Interactive atlases can help coverage of Diabetes Awareness Month

About Kris Hickman

Kris Hickman (@the_index_case) is a graduate research assistant for AHCJ, pursuing a master’s degree in public health. She has a bachelor's degree in anthropology, with a minor in journalism, from the University of Missouri. She spent two years in Zambia as an HIV/AIDS community education volunteer in the Peace Corps. She aspires to be an epidemiologist and science writer.

Sometimes it’s difficult to get a handle on major health determinants in your community, and it’s even harder to make them come alive in a story. Straightforward statistics can be dry or intimidating, while percentages and frequencies might fail to resonate.

So how can you give your readers, viewers or listeners a little extra background information without boring them to sleep? Interactive atlases are an effective way to do this – they can provide stories with both images and some enriched perspective. November is National Diabetes Awareness Month, and mapping tools like the CDC Diabetes Atlas provide a visual representation of diabetes in the U.S. The Diabetes Atlas helps to illustrate both diabetes and its many determinants using four indicators:

  • Diagnosed diabetes
  • Diagnosed diabetes incidence
  • Obesity
  • Leisure-time physical inactivity

The atlas default is a national county-level map. Get the menu by clicking “Indicator:”

diabetes menu

Choose an indicator and a subcategory, such as obesity > percentage of men > 2011:

obesity men

The settings can also be changed to reflect rankings, which reflect whether a county is above or below the national median in the selected indicator. (Click “Low- and High-Rank Maps” above the map.) This map shows physical inactivity by county (2011), as compared to the nation as a whole:

physical inactivity

Selecting a state zooms in on that state. Clicking on a county highlights that county on the map and the data in the list below. See “Diagnosed Diabetes Incidence, 2011” for Marion County, Fla. (see notes on incidence vs. prevalence below):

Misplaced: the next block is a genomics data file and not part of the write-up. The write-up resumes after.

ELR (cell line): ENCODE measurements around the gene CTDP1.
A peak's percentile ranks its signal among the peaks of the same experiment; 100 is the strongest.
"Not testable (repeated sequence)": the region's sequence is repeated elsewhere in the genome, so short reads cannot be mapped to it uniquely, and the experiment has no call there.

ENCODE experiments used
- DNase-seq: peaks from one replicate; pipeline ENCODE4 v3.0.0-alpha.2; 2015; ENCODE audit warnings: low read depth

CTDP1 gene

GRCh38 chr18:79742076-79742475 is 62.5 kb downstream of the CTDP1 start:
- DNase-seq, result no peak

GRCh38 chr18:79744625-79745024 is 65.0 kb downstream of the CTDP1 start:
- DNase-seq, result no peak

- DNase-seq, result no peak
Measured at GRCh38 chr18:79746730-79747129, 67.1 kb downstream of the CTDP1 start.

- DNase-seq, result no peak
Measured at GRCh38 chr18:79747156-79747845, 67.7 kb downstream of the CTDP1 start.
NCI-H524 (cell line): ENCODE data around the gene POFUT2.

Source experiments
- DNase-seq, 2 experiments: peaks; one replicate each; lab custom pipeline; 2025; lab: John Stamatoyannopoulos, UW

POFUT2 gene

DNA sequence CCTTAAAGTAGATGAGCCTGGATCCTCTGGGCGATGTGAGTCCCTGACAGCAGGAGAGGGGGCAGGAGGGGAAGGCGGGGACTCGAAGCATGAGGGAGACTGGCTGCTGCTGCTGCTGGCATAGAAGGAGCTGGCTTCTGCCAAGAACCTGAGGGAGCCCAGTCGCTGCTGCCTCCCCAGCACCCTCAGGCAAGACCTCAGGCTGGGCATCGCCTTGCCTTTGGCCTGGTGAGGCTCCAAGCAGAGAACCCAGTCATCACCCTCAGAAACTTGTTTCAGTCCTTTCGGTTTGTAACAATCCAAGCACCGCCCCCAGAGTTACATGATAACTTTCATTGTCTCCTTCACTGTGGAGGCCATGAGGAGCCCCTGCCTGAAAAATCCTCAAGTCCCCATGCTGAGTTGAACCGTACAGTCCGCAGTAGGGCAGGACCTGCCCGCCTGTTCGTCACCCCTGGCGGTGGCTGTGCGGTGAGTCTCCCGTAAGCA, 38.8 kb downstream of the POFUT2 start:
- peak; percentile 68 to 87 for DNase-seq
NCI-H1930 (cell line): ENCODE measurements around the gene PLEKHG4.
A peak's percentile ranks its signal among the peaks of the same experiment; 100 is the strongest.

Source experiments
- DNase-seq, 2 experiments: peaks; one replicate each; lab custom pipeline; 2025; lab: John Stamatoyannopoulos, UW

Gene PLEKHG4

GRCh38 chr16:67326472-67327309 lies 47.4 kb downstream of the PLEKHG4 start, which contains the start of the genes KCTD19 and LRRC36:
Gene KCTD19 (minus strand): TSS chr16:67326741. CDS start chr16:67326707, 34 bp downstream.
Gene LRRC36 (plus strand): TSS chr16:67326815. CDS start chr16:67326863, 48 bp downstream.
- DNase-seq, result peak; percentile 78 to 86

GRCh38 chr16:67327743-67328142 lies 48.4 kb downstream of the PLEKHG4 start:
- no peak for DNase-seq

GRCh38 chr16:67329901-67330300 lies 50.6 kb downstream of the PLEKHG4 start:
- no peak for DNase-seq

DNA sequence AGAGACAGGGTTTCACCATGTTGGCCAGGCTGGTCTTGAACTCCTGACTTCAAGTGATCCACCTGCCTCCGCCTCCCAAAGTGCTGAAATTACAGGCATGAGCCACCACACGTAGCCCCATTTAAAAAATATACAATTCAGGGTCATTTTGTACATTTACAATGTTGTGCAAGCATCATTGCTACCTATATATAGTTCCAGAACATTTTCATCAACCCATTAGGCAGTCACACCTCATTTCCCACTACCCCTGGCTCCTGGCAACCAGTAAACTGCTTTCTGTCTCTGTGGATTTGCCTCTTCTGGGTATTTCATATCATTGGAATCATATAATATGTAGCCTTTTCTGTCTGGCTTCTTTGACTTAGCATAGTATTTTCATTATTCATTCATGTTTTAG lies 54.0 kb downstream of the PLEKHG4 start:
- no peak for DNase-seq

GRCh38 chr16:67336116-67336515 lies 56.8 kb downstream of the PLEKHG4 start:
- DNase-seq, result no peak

marion county fl

The USDA’s Food Environment Atlas  also gives some perspective on diabetes determinants.

By county or state, this atlas displays:

  • access and proximity to a grocery store, store availability
  • restaurant availability, food assistance (SNAP benefits)
  • state food insecurity, food prices and taxes
  • local foods
  • health and physical activity
  • socioeconomic characteristics.

Click the Atlas link to see a map of the United States. The default indicator setting is “Access and Proximity to a Grocery Store.” Change the indicator by clicking “Display a Different Map,” and choose different categories and subcategories. Some indicator color schemes display by state, in which each state is one solid color. But others display by county. Pick the indicator and subcategory you want, and then use the zoom on the  left-hand side to find your county. This map shows farmers’ markets for Tarrant County, Texas (Display a Different Map > Local Foods > Farmers’ Markets, 2013):

tarrant co tx

Another cool tool is the USDA’s Food Access Atlas, which charts “food deserts,” or supermarket access by census tract for both low-income (LI) and low-access (LA) individuals. To be considered a “food desert,” the tract in question must be a “low-income area in which a significant number of residents is far from a supermarket.”

“Far” differs depending on whether the tract is urban or rural. Click the link to begin with a U.S. map, and type the name of your community in the search box on the left-hand side. The map will show all the included census tracts, and a key on the right-hand side shows layering options. This map is checked to show “LI and LA at 1 and 20 miles” in Oakland, Calif.:

food access oakland

The tracts in orange have a significant number of the residents who live more than 1 mile from a grocery store. (If the tracts were in a rural area, it would be 20 miles – the second numbers in the key are relevant if the tract in question is rural.) For more information on access metrics and using the Atlas, visit About the Atlas.

(“Diagnosed diabetes” refers to a snapshot of the population’s diabetes stats at one particular time – a prevalence. “Diabetes incidence” refers to a rate, or diabetes diagnoses over the given time period. If you need a refresher on incidence and prevalence, watch this video.)

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